By allowing ads to appear on this site, you support the local businesses who, in turn, support great journalism.
TURN: PG&E trying to lock high power rates into constitution
Placeholder Image

The California Legislature today is conducting a joint hearing on Proposition 16 – the measure PG&E crafted for the June 8 ballot requiring a super majority of voters to approve any attempts to weaken the for-profit’s monopoly on retail power sales.

It comes just two days after the South San Joaquin Irrigation District board unanimously went on record opposing the measure PG&E spent $6.5 million qualifying for the ballot and is reportedly ready to spend $30 million-plus in an advertising blitz to get it passed. It would require any agency wanting to take advantage of the community choice aggregation – a program that PG&E helped put in place in 2002 in response to criticism that it wasn’t providing enough green power options – or to start up their own retail operations to secure approval first of two thirds of the voters.

“What really bothers me about this is PG&E ratepayers don’t have an opportunity on anything PG&E spends their funds on,” noted SSJID director Ralph Roos.

SSJID board chairman Dave Kamper expressed the hope that “voters will take the time at the polls to study the proposition and that they’ll go beyond the propaganda that they will no doubt receive from PG&E or their front groups.”

SSJID – which is trying to enter the retail power business to reduce power costs at least 15 percent across the board to customers in Manteca, Ripon, and Escalon – cannot spend any money under state law to fight PG&E’s ballot measure nor can any other public agency.

The joint hearing in Sacramento today at 10:30 a.m. will include testimony from former California Energy Commission member John Geesmnan and a number of civic and public energy leaders as well as Mark Tooney who serves as executive director of The Utility Reform Network (TURN) that was formed in the 1970s in a bid to challenge attempts by PG&E to keep raising power rates.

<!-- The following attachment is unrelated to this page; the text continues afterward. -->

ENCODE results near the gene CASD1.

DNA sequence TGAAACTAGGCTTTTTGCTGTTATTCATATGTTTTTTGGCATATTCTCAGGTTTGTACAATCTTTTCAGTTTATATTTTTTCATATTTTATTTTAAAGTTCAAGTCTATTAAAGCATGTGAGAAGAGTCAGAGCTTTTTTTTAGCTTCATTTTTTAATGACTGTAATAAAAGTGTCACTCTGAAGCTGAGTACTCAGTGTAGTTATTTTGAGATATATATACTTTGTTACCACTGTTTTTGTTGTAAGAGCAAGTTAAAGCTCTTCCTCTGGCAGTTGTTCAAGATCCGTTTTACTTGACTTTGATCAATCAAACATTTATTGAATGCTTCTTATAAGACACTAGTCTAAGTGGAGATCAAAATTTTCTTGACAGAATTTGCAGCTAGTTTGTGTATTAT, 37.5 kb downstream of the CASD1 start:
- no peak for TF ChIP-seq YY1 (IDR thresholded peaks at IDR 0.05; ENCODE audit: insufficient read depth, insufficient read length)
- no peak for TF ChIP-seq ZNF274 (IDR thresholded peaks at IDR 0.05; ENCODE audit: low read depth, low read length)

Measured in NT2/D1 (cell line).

TURN characterizes Proposition 16 as a measure that “would lock PG&E’s high electric rates into the California constitution by locking out public power and community choice.”

SSJID spokesperson Trolyene Saylor noted that a growing number of people are approaching the district frustrated that it is taking so long for SSJID to enter the retail power business. The SSJID’s request to get such authorization will be decided this spring before the San Joaquin County Local Agency Formation Commission.  

Saylor noted that if Proposition 16 passes it would add expense and more time to the process that it takes SSJID to enter the retail power business.

She pointed to the irony that it just takes a majority of voters to approve the proposition but it would take two-thirds vote to allow communities to enter the retail power business.

The ballot move by PG&E comes just as it  PG&E filed the largest rate increase request in the company’s history seeking $1.101 billion more on Jan, 1, 2011.

That means if PG&E is granted everything they want, you will be sending PG&E and additional $20.59 more a month in 2011 on top of what you’re paying now.

But that’s not all. You could still see more rate increases before 2011 as the request only covers the cost of delivering electricity to customers and the cost of operating PG&E power plants. It does not include the cost of electricity that PG&E purchases to resell to customers as such costs are recovered in separate rate proceedings.

State law that PG&E and other utilities lobbied to obtain, would mean $127 million of the $1.101 billion rate increase will go to PG&E’s shareholders and other “profit” related items such as multi-million dollar bonuses for its top executives at the same time the company continues to shed front-line employees and close PG&E service offices in communities.

By statute, PG&E is allowed to take 11.45 percent of their revenue and pocket it in some form whether it is dividends or bonuses. The “profit” doesn’t go to capital outlay as rate increases granted by the CPUC take care of that as well as help cover costs when PG&E losses wrongful death claims such as a year ago Christmas Eve when they were found negligent in the natural gas explosion that killed a Rancho Cardona man and severely injured two of his family members.